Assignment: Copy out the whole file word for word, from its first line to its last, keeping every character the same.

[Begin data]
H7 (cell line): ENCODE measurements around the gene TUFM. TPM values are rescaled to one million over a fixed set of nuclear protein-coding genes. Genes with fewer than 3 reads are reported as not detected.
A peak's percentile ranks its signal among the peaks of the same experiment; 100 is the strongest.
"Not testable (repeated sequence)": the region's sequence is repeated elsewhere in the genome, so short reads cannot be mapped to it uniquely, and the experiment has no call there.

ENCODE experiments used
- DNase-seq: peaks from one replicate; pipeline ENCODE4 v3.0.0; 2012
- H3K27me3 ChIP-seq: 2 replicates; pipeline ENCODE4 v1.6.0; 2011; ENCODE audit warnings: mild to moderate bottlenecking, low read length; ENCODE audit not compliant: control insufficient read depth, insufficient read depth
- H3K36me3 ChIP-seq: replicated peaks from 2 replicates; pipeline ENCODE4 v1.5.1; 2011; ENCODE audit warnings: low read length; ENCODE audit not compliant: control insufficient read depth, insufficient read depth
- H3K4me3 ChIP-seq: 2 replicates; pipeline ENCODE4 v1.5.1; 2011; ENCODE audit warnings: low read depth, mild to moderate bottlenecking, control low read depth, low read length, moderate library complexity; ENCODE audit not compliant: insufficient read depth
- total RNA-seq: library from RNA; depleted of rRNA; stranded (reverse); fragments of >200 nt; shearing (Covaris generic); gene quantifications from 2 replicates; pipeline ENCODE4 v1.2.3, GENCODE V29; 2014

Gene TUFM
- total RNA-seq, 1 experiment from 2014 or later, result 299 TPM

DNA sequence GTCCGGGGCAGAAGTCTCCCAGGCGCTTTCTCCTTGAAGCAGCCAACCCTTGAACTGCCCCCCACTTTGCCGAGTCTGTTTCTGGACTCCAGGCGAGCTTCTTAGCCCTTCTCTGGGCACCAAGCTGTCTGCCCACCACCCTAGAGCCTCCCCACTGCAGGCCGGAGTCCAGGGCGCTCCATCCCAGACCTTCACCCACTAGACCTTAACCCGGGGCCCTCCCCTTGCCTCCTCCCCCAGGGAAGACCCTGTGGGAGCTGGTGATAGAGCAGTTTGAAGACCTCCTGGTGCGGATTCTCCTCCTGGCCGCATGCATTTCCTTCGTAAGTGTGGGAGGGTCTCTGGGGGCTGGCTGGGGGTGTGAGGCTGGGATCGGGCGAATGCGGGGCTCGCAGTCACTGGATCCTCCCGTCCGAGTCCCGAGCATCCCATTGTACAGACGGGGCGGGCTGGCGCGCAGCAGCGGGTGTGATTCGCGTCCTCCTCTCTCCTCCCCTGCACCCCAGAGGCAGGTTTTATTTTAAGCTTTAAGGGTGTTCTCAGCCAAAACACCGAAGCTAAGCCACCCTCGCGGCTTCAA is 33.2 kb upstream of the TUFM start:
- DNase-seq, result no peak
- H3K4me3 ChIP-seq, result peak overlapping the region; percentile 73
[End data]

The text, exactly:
H7 (cell line): ENCODE measurements around the gene TUFM. TPM values are rescaled to one million over a fixed set of nuclear protein-coding genes. Genes with fewer than 3 reads are reported as not detected.
A peak's percentile ranks its signal among the peaks of the same experiment; 100 is the strongest.
"Not testable (repeated sequence)": the region's sequence is repeated elsewhere in the genome, so short reads cannot be mapped to it uniquely, and the experiment has no call there.

ENCODE experiments used
- DNase-seq: peaks from one replicate; pipeline ENCODE4 v3.0.0; 2012
- H3K27me3 ChIP-seq: 2 replicates; pipeline ENCODE4 v1.6.0; 2011; ENCODE audit warnings: mild to moderate bottlenecking, low read length; ENCODE audit not compliant: control insufficient read depth, insufficient read depth
- H3K36me3 ChIP-seq: replicated peaks from 2 replicates; pipeline ENCODE4 v1.5.1; 2011; ENCODE audit warnings: low read length; ENCODE audit not compliant: control insufficient read depth, insufficient read depth
- H3K4me3 ChIP-seq: 2 replicates; pipeline ENCODE4 v1.5.1; 2011; ENCODE audit warnings: low read depth, mild to moderate bottlenecking, control low read depth, low read length, moderate library complexity; ENCODE audit not compliant: insufficient read depth
- total RNA-seq: library from RNA; depleted of rRNA; stranded (reverse); fragments of >200 nt; shearing (Covaris generic); gene quantifications from 2 replicates; pipeline ENCODE4 v1.2.3, GENCODE V29; 2014

Gene TUFM
- total RNA-seq, 1 experiment from 2014 or later, result 299 TPM

DNA sequence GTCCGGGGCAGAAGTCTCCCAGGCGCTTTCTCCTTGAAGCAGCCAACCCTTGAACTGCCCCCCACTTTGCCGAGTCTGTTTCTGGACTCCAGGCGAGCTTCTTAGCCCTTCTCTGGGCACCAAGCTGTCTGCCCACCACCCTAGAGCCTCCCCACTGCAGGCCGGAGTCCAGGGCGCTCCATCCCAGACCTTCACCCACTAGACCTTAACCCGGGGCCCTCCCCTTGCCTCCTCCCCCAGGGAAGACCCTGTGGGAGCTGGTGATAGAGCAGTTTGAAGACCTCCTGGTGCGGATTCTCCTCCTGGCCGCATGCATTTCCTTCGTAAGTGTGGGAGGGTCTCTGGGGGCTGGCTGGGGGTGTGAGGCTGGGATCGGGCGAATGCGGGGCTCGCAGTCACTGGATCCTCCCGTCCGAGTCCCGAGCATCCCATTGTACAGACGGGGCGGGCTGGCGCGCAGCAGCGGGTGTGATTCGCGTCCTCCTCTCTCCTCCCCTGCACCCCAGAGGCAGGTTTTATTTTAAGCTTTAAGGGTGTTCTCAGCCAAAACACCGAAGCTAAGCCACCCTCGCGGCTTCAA is 33.2 kb upstream of the TUFM start:
- DNase-seq, result no peak
- H3K4me3 ChIP-seq, result peak overlapping the region; percentile 73